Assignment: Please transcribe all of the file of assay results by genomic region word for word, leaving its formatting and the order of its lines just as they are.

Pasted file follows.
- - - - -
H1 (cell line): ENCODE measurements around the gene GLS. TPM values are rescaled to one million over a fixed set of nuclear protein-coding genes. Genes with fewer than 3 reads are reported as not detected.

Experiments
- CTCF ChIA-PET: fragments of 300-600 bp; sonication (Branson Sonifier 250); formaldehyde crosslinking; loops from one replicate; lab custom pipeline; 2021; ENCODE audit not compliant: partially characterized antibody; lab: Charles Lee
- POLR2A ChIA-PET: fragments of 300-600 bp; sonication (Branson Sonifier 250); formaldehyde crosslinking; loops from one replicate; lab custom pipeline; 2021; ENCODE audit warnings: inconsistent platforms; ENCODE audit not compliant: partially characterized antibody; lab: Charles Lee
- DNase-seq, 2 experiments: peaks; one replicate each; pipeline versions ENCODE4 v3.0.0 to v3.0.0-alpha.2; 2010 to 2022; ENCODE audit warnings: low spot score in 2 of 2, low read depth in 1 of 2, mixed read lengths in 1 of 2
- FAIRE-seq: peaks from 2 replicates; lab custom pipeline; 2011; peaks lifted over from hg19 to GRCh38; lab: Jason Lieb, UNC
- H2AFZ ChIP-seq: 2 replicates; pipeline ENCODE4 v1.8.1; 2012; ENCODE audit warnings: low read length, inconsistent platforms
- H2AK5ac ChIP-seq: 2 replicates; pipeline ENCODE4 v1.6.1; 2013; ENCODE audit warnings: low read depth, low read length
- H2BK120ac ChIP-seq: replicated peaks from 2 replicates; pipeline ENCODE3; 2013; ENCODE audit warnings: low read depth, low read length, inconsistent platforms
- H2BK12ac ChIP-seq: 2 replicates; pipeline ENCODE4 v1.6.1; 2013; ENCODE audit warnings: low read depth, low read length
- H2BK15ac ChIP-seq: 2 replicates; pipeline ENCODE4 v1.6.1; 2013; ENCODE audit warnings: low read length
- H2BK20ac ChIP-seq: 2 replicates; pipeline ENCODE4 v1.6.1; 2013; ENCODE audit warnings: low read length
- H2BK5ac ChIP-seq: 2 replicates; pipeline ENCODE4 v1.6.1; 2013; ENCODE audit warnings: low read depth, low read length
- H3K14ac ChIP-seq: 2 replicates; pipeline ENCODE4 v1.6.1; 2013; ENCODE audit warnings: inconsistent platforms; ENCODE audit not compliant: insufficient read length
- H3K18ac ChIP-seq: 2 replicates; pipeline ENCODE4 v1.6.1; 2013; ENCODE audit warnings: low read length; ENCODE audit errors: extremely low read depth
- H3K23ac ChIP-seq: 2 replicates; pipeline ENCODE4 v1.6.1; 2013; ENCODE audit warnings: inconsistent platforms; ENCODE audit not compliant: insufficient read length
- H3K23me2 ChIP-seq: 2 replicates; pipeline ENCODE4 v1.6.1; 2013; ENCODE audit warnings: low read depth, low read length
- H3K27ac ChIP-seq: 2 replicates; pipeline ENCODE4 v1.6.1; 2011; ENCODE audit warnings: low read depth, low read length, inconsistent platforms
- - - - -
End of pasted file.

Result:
H1 (cell line): ENCODE measurements around the gene GLS. TPM values are rescaled to one million over a fixed set of nuclear protein-coding genes. Genes with fewer than 3 reads are reported as not detected.

Experiments
- CTCF ChIA-PET: fragments of 300-600 bp; sonication (Branson Sonifier 250); formaldehyde crosslinking; loops from one replicate; lab custom pipeline; 2021; ENCODE audit not compliant: partially characterized antibody; lab: Charles Lee
- POLR2A ChIA-PET: fragments of 300-600 bp; sonication (Branson Sonifier 250); formaldehyde crosslinking; loops from one replicate; lab custom pipeline; 2021; ENCODE audit warnings: inconsistent platforms; ENCODE audit not compliant: partially characterized antibody; lab: Charles Lee
- DNase-seq, 2 experiments: peaks; one replicate each; pipeline versions ENCODE4 v3.0.0 to v3.0.0-alpha.2; 2010 to 2022; ENCODE audit warnings: low spot score in 2 of 2, low read depth in 1 of 2, mixed read lengths in 1 of 2
- FAIRE-seq: peaks from 2 replicates; lab custom pipeline; 2011; peaks lifted over from hg19 to GRCh38; lab: Jason Lieb, UNC
- H2AFZ ChIP-seq: 2 replicates; pipeline ENCODE4 v1.8.1; 2012; ENCODE audit warnings: low read length, inconsistent platforms
- H2AK5ac ChIP-seq: 2 replicates; pipeline ENCODE4 v1.6.1; 2013; ENCODE audit warnings: low read depth, low read length
- H2BK120ac ChIP-seq: replicated peaks from 2 replicates; pipeline ENCODE3; 2013; ENCODE audit warnings: low read depth, low read length, inconsistent platforms
- H2BK12ac ChIP-seq: 2 replicates; pipeline ENCODE4 v1.6.1; 2013; ENCODE audit warnings: low read depth, low read length
- H2BK15ac ChIP-seq: 2 replicates; pipeline ENCODE4 v1.6.1; 2013; ENCODE audit warnings: low read length
- H2BK20ac ChIP-seq: 2 replicates; pipeline ENCODE4 v1.6.1; 2013; ENCODE audit warnings: low read length
- H2BK5ac ChIP-seq: 2 replicates; pipeline ENCODE4 v1.6.1; 2013; ENCODE audit warnings: low read depth, low read length
- H3K14ac ChIP-seq: 2 replicates; pipeline ENCODE4 v1.6.1; 2013; ENCODE audit warnings: inconsistent platforms; ENCODE audit not compliant: insufficient read length
- H3K18ac ChIP-seq: 2 replicates; pipeline ENCODE4 v1.6.1; 2013; ENCODE audit warnings: low read length; ENCODE audit errors: extremely low read depth
- H3K23ac ChIP-seq: 2 replicates; pipeline ENCODE4 v1.6.1; 2013; ENCODE audit warnings: inconsistent platforms; ENCODE audit not compliant: insufficient read length
- H3K23me2 ChIP-seq: 2 replicates; pipeline ENCODE4 v1.6.1; 2013; ENCODE audit warnings: low read depth, low read length
- H3K27ac ChIP-seq: 2 replicates; pipeline ENCODE4 v1.6.1; 2011; ENCODE audit warnings: low read depth, low read length, inconsistent platforms